Diaz on Trump’s Appeal to Latino Voters

Sonja Diaz, founding director of the Latino Policy and Politics Initiative at UCLA Luskin, spoke to CNN about President Trump’s recent efforts to court Latino voters. While Democratic nominee Joe Biden has been criticized for being slow to commit resources to reach Latino voters, Trump has ramped up efforts to improve his standing among Latino constituents. “What appeals to Latino voters who are supporting Trump is the same thing that appeals to voters who support Trump,” Diaz said. “It’s likely that Latino males will support Trump in 2020 at higher rates than Latinas. And you see that generally in terms of the trends of white voters and white males in particular.” Diaz pointed to Trump’s appeal to male voters in general, saying, “I think that there’s something around masculinity and misogyny that is really galvanizing some voters who identify as men. And I don’t know that there is a cultural component to it. It’s just an American male phenomenon.”

Study Calls for Permanent Residence for Immigrants With Temporary Protected Status

UCLA Luskin’s Latino Policy and Politics Initiative (LPPI) has published a policy brief on the benefits of Temporary Protected Status, an immigration status that permits people from specified countries to remain temporarily in the United States if they cannot safely return to their homes because of a catastrophic event. Of the approximately 400,000 people living in the U.S. under the program, over 88% are in the labor force, over 70% have lived here for more than 20 years, and about two-thirds have U.S.-born children. This suggests the significant destabilizing effect that could be caused by changes that the Trump administration proposed in 2018, which would have removed protections for people from Haiti, Honduras and El Salvador. In 2019, the Department of Homeland Security extended the protections through January 2021 following injunctions arising from a series of lawsuits. To improve the long-term integration of immigrants, the LPPI study recommended granting permanent resident status to those currently living under Temporary Protected Status. It also called for renewing Temporary Protected Status designations for El Salvador, Haiti, Honduras, Nepal, Nicaragua and Sudan — the home nations for 98% of all participants in the program — beyond the January 2021 deadline. “As we have seen with the Deferred Action for Childhood Arrivals program, there are benefits with taking people out of the shadows,” said Sonja Diaz, founding director of LPPI. “At a time when immigrants have played a key role in maintaining the economy as essential workers during the COVID-19 pandemic, it is important to understand what is at stake when protections for immigrants like Temporary Protected Status are taken away.” — Eliza Moreno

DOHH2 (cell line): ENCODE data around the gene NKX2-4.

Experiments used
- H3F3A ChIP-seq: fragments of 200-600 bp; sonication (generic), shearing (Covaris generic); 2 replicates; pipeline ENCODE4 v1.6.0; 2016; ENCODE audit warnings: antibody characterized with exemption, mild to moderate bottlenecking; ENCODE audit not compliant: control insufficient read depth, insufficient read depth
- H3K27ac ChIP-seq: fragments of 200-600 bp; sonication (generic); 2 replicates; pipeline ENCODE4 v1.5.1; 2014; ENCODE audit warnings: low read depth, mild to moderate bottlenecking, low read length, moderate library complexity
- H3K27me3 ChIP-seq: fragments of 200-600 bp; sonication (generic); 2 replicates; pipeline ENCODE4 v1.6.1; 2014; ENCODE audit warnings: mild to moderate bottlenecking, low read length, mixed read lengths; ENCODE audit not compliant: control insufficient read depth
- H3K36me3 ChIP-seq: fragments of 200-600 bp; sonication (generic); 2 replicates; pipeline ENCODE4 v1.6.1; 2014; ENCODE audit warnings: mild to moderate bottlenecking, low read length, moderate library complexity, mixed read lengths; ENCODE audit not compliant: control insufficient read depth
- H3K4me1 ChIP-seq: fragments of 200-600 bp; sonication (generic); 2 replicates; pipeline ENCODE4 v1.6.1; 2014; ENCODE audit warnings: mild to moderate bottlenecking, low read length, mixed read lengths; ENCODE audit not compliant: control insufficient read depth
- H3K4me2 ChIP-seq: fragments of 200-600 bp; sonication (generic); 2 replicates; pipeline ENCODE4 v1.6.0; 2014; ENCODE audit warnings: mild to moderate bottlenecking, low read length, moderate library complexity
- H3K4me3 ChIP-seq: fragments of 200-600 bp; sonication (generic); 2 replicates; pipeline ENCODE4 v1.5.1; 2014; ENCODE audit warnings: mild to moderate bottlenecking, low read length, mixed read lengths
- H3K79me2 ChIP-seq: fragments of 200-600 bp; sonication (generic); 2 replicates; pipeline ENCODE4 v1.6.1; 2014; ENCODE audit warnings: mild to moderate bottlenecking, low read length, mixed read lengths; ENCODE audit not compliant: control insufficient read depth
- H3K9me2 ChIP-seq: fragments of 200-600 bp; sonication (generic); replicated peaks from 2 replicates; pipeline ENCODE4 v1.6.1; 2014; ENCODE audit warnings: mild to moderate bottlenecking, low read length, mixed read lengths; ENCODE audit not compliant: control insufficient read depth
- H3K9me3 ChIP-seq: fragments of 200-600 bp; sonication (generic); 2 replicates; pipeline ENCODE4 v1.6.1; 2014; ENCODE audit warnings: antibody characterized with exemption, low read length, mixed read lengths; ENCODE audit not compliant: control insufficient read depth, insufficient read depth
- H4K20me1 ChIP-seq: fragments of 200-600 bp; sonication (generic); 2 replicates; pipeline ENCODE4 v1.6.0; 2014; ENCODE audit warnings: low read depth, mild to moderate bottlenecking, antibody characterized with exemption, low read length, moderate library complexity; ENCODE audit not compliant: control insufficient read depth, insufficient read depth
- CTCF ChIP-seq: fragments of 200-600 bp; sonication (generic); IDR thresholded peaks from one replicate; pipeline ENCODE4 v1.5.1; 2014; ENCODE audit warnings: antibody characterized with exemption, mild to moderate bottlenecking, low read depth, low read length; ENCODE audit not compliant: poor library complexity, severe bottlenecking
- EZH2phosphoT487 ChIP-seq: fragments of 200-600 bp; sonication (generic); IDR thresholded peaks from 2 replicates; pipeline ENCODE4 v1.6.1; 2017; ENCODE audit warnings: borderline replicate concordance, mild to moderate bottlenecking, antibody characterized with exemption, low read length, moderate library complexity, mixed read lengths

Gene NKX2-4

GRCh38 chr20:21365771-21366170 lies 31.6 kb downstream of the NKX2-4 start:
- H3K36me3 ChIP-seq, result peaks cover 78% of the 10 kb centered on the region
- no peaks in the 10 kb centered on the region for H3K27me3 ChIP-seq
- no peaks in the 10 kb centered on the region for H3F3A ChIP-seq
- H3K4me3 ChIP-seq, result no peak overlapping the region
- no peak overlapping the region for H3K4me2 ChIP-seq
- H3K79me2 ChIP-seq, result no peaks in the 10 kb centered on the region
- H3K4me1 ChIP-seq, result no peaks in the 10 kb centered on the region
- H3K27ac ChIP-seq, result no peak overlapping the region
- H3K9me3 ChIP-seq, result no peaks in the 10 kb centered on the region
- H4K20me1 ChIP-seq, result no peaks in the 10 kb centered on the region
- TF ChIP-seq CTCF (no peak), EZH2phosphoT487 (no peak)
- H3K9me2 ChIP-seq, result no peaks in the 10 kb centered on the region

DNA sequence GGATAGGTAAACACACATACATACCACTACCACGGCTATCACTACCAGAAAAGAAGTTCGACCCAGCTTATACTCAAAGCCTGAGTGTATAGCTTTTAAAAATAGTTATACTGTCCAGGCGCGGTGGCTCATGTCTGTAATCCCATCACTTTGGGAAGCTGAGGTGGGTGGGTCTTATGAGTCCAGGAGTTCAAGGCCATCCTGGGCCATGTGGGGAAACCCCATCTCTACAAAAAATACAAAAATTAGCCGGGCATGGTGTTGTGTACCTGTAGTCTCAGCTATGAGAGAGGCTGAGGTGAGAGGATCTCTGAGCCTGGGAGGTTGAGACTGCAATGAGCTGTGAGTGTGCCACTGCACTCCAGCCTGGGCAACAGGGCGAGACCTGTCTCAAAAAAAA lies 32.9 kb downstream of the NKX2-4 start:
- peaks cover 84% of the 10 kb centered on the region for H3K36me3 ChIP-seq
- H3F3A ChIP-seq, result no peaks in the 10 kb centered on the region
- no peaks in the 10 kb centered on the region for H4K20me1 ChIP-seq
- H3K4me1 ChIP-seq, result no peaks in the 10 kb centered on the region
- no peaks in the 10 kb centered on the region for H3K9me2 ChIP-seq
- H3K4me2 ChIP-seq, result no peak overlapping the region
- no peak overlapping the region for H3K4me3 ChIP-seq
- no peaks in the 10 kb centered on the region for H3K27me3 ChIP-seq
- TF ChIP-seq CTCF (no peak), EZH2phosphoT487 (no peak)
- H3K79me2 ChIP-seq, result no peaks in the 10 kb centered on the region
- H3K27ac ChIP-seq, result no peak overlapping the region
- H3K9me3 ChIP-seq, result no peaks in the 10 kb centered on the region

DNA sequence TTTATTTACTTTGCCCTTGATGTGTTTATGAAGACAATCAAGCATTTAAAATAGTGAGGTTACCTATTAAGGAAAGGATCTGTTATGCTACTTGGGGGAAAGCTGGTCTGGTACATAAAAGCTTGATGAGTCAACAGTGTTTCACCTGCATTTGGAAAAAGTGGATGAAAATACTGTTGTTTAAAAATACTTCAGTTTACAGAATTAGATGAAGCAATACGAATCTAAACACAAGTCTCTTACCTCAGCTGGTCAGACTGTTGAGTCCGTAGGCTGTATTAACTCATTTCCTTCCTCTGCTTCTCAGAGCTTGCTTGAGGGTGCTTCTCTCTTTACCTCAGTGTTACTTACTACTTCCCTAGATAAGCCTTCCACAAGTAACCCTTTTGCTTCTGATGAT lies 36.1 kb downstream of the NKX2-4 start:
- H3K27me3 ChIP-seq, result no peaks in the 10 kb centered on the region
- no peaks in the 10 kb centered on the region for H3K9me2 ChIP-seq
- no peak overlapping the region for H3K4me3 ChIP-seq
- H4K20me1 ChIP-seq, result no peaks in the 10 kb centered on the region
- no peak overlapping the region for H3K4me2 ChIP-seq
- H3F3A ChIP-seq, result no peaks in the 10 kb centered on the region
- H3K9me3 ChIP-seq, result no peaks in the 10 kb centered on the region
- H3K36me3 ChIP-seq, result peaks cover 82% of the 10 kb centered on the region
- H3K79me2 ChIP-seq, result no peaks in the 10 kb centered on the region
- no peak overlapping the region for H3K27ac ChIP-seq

Brown Bag Talks With Latino Leaders Show Students ‘Where Purpose Meets Passion’ Summer sessions focus on the importance of choosing career paths that make an impact

On Aug. 26, Paul Luna of HELIOS Foundation wrapped up a summer series of brown bag talks that provided guidance to the undergraduate and graduate fellows of the Latino Policy and Politics Initiative at UCLA Luskin.

The sessions, which took place over Zoom this year, continued a tradition in which community leaders connect with the policy initiative’s students to discuss career paths and the importance of making an impact.

“I learned that career trajectories are not often a linear progression but instead a culmination of unexpected turns where purpose meets passion,” said policy fellow Diana Garcia, who is studying for her master of public policy at UCLA Luskin.

The brown bag series “allowed me to expose myself to the plethora of career paths available, which will allow me to give back to my Latino community,” said policy fellow Bryanna Ruiz, a political science and Chicana and Chicano Studies major at UCLA.

Each conversation ended with the same question. Here’s that question and how some of the summer speakers chose to answer:

Q: The fellows are an essential part of UCLA LPPI’s strategy to invest in leaders dedicated to making an impact. Returning to the normalcy we remember is no longer an option. We must reimagine a world that centers the needs of the most vulnerable communities and advocates opportunity for all. In a time that asks that we invest in new leadership, what does leadership look like amid COVID-19 and in a world after COVID-19?